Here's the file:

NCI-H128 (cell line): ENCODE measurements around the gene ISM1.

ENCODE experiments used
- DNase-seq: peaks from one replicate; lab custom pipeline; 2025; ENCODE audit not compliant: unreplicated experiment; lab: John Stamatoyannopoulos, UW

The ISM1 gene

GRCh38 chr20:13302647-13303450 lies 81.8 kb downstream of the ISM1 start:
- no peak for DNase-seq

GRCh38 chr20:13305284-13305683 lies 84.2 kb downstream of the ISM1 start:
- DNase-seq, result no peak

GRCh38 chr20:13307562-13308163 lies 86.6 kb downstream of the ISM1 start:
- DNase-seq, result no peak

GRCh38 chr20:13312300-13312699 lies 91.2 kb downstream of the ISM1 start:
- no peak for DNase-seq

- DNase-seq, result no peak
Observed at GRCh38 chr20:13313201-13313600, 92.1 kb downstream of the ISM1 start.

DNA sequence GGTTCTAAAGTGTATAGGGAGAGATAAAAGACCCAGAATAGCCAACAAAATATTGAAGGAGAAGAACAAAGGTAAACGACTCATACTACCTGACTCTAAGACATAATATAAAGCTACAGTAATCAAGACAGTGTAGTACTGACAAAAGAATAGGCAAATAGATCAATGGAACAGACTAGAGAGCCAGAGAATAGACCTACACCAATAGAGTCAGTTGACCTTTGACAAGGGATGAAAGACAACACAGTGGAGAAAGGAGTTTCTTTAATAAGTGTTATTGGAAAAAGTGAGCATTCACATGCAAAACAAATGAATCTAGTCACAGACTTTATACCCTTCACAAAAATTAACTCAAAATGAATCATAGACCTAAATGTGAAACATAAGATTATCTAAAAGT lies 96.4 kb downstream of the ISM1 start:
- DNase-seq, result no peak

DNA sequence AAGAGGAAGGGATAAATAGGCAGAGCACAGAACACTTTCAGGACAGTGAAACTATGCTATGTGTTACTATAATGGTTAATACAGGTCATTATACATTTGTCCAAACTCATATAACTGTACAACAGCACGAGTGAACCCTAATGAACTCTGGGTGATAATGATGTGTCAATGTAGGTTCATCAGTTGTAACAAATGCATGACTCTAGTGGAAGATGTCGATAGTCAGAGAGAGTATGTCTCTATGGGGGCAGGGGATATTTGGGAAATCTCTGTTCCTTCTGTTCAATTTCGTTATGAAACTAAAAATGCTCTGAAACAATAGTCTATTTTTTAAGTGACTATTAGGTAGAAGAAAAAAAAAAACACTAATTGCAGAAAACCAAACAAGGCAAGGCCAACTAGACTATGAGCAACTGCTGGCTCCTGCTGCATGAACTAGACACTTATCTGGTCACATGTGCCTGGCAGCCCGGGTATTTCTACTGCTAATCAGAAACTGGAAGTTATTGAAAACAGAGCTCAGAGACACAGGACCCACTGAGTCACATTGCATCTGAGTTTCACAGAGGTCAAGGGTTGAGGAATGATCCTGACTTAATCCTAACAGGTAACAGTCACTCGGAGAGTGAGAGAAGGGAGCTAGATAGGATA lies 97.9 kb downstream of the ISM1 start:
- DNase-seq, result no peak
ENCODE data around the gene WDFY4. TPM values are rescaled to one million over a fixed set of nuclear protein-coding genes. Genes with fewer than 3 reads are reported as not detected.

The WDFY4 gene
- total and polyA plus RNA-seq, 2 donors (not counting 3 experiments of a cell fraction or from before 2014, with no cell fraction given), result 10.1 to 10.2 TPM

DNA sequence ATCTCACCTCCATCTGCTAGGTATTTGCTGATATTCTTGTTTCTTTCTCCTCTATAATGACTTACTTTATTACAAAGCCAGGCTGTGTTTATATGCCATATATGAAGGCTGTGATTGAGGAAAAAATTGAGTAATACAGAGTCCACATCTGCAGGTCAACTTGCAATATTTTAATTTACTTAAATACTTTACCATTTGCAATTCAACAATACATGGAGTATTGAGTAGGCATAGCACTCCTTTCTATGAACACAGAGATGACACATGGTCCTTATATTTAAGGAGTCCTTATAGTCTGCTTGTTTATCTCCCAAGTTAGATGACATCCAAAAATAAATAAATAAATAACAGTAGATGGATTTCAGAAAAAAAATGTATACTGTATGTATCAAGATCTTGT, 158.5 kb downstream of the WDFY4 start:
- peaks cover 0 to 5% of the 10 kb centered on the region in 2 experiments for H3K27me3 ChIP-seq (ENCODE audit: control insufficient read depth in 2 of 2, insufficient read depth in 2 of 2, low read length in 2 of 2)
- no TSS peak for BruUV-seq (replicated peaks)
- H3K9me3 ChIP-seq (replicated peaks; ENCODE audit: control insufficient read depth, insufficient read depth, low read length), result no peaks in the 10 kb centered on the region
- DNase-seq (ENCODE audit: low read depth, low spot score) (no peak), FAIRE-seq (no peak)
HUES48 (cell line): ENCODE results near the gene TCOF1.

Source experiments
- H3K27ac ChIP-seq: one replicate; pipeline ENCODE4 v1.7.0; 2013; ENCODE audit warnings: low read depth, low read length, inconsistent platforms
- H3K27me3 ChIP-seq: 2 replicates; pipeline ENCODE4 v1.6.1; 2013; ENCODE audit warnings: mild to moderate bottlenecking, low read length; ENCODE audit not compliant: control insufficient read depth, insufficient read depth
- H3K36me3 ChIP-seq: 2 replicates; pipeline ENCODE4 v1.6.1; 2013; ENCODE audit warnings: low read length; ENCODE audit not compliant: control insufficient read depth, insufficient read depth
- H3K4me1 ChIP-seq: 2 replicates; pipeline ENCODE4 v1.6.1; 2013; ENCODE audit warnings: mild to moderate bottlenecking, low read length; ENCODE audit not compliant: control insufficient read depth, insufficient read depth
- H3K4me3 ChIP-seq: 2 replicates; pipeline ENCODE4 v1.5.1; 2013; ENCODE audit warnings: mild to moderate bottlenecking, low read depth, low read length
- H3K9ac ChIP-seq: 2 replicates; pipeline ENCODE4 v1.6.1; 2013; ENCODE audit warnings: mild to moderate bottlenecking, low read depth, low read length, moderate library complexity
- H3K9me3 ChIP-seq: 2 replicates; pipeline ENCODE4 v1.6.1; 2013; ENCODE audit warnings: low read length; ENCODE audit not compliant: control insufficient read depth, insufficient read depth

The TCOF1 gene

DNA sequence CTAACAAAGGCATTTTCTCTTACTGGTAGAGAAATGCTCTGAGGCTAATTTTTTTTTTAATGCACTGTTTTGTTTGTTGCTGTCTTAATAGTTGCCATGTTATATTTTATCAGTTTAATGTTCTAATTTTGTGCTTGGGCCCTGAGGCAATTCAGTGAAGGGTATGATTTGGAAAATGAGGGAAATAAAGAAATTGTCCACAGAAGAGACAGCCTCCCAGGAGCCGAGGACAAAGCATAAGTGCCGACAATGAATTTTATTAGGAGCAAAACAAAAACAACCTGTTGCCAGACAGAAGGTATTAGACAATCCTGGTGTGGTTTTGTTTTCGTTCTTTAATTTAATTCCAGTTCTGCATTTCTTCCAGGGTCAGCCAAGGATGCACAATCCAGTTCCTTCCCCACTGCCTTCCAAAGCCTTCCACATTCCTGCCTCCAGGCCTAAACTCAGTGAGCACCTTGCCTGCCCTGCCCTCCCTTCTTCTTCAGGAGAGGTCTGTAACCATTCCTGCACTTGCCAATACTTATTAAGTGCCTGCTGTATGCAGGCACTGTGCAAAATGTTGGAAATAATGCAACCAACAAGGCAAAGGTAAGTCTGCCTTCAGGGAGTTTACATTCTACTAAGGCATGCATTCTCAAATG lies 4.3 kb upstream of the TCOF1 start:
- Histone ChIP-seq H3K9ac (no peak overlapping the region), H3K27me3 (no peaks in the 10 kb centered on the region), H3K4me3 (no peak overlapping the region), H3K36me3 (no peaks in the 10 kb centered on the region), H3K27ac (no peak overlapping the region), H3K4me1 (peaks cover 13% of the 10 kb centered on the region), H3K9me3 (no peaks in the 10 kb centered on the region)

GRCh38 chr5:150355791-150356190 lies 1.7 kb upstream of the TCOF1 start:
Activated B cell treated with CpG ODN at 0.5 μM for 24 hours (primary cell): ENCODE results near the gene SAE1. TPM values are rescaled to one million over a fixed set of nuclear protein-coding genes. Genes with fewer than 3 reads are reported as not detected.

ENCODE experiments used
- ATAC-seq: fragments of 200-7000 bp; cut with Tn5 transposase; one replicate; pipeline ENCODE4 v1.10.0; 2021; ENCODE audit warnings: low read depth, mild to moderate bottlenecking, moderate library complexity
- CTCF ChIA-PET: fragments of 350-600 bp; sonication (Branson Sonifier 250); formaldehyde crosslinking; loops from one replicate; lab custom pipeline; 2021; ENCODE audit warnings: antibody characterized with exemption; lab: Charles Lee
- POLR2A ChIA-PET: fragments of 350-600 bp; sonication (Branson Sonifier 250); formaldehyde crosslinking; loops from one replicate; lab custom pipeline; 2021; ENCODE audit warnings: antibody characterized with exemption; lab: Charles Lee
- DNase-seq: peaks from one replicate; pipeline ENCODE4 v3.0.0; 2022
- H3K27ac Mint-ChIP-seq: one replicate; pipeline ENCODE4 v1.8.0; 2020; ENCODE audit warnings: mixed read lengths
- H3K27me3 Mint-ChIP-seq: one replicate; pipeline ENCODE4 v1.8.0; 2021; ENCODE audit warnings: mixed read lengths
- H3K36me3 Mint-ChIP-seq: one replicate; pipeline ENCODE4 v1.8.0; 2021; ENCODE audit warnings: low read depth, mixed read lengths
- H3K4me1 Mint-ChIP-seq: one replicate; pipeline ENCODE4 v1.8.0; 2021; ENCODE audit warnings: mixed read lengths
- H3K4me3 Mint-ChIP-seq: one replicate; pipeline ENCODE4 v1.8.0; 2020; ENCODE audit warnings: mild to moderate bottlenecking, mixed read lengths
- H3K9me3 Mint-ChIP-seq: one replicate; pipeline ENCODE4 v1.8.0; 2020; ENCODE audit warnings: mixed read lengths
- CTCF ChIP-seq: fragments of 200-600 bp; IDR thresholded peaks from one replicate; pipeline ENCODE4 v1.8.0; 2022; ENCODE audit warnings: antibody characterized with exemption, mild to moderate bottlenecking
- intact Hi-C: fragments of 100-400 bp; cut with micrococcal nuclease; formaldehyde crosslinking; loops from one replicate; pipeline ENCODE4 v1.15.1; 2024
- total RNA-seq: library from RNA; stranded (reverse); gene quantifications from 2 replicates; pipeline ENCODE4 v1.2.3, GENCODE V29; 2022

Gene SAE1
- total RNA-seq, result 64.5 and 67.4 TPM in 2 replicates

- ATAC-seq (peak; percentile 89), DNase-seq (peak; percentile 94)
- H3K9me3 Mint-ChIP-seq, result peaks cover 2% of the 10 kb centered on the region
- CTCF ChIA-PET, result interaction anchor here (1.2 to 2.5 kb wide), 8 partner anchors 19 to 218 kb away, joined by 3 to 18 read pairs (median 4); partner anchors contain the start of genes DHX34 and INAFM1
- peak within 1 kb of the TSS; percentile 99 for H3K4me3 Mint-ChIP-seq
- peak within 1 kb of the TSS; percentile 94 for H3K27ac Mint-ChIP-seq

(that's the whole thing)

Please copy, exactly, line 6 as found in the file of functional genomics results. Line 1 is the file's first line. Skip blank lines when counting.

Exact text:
- no peak for DNase-seq